The death toll from Saturday’s mass shooting at a dance studio in Monterey Park, California, rose to 11 on Monday as investigators looked into the gunman’s background for an explanation for the massacre.
Authorities initially said 10 people were killed and 10 others were hospitalized in the Star Ballroom shooting. LAC+USC Medical Center, which treated four of the 10 wounded, said Monday that one died from his injuries.
All of the victims — five men and six women — were over the age of 50, and three were over 70, according to the Los Angeles County Coroner’s Office.
Four of the victims were identified as My Nhan, a 65-year-old woman; Li Lilan, female, 63; Yu Xiujuan, female, 57; and Valentino Alvero, 68, the office said. Valentino Alvero). The other victims were described as two women in their 60s, a woman in her 70s, a man in his 60s and three men in his 70s, the office said.
The death comes as investigators delve into the history of 72-year-old gunman Huu Can Tran, who opened fire on revelers celebrating the Lunar New Year in the majority-Asian city.
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Afterwards, Tran went to another dance studio in the nearby Alhambra, but was overpowered and disarmed by a civilian. He fled the scene and was found a day later by police in a white van 30 miles away in Torrance, dead from self-inflicted gunshot wounds.
The bloody whirlwind turned one of the most auspicious days on the Asian-American calendar into one of unfathomable tragedy, but one that could have been deadlier nonetheless.
There are few clues as to the gunman’s motive, with an elderly Chinese immigrant described as interested in dancing and having a bad temper.
During the attack, he used a semi-automatic assault pistol with an extended high-capacity magazine, authorities said. A law enforcement official told CNN it was a Cobray M11 9mm semi-automatic weapon. The weapon, seized at the Alhambra dance studio, was located by the suspect, whose name and description were provided to authorities.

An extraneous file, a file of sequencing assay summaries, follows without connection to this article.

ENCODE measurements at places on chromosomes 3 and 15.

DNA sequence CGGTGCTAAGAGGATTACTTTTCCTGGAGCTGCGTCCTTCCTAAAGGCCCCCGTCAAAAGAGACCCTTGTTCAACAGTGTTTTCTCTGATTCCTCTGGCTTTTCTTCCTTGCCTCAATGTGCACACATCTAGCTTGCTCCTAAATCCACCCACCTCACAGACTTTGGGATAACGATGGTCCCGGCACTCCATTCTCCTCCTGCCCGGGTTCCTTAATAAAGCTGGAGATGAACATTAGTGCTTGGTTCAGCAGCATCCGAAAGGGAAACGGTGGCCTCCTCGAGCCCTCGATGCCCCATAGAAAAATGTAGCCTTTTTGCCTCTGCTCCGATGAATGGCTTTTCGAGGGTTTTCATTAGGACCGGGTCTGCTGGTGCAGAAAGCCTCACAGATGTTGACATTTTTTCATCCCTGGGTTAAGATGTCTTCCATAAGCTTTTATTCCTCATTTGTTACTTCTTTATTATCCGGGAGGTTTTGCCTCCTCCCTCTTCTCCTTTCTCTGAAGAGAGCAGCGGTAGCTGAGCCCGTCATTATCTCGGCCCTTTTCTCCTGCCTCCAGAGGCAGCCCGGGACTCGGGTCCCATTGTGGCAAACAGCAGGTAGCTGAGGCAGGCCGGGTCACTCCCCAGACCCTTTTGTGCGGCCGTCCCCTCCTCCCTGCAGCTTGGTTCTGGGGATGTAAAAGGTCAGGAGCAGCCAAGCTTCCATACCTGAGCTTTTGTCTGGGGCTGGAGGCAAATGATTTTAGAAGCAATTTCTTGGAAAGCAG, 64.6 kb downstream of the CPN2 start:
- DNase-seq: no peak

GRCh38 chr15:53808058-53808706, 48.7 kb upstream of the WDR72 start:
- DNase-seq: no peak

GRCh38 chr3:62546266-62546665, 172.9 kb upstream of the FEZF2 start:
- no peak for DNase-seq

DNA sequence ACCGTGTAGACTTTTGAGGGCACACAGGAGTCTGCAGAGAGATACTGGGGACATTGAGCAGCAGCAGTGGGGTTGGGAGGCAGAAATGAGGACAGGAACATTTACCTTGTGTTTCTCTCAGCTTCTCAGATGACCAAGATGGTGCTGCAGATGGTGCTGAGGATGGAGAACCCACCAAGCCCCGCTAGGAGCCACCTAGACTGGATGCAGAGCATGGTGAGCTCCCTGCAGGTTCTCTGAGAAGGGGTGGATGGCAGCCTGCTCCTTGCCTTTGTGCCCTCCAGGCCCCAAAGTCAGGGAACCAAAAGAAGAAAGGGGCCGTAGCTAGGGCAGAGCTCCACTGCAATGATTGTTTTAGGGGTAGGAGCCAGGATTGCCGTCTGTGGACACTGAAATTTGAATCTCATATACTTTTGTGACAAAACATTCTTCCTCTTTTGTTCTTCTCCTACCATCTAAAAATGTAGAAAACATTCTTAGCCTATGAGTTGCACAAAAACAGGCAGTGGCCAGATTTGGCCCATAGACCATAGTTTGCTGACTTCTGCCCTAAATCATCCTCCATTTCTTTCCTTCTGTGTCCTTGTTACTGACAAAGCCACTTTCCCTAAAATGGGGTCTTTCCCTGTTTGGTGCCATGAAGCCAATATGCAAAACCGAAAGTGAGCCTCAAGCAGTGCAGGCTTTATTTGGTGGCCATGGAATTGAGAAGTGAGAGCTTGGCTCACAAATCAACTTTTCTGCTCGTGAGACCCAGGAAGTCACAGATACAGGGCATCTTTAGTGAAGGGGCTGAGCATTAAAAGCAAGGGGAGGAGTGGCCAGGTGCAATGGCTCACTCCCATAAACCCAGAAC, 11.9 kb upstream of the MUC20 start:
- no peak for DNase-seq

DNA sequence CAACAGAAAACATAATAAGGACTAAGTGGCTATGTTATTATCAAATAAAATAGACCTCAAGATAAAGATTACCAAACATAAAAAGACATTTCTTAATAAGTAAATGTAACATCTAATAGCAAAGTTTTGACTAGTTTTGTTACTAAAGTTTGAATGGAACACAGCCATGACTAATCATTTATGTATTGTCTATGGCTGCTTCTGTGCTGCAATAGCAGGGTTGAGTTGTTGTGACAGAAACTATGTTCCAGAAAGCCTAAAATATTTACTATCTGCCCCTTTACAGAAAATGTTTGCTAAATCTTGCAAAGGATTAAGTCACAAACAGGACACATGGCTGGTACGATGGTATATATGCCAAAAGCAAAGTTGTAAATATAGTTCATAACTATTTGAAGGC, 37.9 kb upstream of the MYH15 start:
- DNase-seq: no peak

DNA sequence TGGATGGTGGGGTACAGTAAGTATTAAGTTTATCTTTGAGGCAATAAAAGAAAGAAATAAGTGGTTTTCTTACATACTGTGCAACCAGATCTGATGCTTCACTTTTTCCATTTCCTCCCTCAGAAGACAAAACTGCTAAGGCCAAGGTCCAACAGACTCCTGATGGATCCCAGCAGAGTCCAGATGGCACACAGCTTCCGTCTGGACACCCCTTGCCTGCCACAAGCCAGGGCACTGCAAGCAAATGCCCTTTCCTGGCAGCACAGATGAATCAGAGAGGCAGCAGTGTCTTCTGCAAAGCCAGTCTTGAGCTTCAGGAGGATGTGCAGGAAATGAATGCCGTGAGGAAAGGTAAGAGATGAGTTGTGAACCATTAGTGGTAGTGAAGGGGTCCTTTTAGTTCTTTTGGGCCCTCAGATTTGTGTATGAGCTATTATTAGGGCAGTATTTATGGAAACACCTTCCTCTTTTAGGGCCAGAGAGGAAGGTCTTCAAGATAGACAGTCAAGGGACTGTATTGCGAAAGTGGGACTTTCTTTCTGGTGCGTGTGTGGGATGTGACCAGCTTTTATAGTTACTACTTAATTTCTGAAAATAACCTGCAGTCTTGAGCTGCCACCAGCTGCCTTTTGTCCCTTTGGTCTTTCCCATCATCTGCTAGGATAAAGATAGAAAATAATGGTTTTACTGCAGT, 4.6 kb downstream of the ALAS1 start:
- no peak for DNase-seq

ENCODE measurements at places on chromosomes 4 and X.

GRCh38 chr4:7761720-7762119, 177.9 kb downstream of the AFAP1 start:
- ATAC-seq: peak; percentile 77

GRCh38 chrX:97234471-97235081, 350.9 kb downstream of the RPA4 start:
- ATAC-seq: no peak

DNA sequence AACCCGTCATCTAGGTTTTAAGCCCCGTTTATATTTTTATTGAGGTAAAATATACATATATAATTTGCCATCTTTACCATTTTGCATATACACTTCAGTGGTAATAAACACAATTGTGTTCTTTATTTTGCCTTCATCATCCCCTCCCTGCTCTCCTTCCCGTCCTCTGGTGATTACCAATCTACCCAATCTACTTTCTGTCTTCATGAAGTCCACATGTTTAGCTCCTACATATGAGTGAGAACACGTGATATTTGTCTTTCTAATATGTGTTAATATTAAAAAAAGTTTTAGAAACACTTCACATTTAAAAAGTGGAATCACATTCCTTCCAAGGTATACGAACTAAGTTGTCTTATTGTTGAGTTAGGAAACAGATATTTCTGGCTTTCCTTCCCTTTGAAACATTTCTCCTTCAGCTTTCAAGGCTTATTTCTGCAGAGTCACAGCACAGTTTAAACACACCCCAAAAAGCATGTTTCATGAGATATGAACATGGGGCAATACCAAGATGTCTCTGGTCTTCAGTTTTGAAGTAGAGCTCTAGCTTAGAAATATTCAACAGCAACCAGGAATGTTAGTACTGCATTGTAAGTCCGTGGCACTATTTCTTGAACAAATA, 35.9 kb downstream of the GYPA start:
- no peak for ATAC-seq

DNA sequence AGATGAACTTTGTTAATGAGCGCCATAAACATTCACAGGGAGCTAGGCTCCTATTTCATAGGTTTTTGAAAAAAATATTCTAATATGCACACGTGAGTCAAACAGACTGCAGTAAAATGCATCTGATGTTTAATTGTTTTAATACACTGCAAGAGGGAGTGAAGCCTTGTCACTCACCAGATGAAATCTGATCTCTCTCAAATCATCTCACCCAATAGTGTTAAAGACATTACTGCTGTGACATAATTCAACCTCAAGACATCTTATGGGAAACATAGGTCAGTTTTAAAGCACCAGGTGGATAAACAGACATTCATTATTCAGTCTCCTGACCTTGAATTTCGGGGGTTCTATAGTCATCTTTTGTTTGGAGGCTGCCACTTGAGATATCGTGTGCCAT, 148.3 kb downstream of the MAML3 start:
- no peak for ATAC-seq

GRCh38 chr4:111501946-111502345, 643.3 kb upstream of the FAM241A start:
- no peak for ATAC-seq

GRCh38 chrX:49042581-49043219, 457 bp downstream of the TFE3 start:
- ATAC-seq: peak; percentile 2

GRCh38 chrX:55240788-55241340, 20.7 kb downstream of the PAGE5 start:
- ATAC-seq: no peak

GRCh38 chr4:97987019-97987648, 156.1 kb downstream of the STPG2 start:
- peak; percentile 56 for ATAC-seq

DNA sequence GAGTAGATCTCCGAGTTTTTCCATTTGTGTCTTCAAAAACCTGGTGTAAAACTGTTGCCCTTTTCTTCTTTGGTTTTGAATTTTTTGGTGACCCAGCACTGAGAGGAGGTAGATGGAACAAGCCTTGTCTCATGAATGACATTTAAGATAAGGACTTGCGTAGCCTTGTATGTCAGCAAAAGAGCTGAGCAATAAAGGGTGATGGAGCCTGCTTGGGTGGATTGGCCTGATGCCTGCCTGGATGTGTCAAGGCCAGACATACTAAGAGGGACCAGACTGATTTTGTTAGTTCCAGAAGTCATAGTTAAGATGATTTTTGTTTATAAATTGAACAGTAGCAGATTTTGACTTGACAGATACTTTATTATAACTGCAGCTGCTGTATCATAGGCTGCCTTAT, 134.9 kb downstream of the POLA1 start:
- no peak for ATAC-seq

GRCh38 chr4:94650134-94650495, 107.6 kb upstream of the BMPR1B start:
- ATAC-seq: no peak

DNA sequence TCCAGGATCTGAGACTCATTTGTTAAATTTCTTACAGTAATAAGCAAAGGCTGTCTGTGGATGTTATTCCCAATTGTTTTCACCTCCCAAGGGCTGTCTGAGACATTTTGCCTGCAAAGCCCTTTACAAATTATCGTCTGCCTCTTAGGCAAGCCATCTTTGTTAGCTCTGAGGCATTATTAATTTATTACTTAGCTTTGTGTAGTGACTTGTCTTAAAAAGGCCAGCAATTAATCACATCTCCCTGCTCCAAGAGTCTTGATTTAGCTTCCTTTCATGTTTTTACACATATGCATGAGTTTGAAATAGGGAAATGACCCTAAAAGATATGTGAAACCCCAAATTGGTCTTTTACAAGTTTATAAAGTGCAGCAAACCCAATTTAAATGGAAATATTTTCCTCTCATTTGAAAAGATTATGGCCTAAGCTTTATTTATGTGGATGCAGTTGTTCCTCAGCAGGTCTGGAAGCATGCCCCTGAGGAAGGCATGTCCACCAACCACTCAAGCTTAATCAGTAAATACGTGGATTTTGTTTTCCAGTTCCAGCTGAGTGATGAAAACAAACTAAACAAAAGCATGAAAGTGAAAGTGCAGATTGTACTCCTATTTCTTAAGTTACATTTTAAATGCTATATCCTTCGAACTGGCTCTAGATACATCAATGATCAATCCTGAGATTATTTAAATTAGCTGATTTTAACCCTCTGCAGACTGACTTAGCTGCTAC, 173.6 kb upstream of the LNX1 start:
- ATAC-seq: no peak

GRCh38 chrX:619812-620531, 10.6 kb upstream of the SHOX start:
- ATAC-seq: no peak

CNN is working to learn more about each victim. Nhan, known as “Mymy,” loved to dance and spent years at the dance studio where she was killed, according to a statement from her family. The family said Nhan was a “lovely aunt, sister, daughter and friend” and “the biggest cheerleader” in the family.
Tiffany Liou, a reporter for WFAA, a CNN affiliate in Dallas, told CNN and tweeted that Eun Han was her husband’s aunt. “I treat her niece/nephew like my own child,” Liou tweeted. “Her kindness is exactly what the world needs.”
The massacre is one of at least 36 mass shootings in the U.S. so far this month, particularly targeting members of the Asian American community, who have faced a surge in deadly attacks and harassment since the start of the Covid-19 pandemic . About 65 percent of Monterey Park’s residents are Asian, and about 100,000 people from all over Southern California typically come for the Lunar New Year celebrations.
“We’ve been on edge for the past few years because of the rise of Covid and its impact on our community, and the rise of Asian hatred in our community,” Monterey Park City Council member Thomas Wong told CNN. On top of that, to have to deal with this – for our local community – is very tragic.”
Authorities are trying to piece together pieces of Tran’s life to understand how he came to the point of mass violence.
Los Angeles County Sheriff Robert Luna said investigators found a handgun in his white van in Torrance and linked him to the Monterey Park and Alhambra “several pieces of evidence” linking the Alhambra dance studio.
A Hemet police spokesman confirmed that the sheriff’s department also obtained a search warrant for Tran’s home in Hemet Westlake, an exclusive community about 80 miles east of Monterey Park.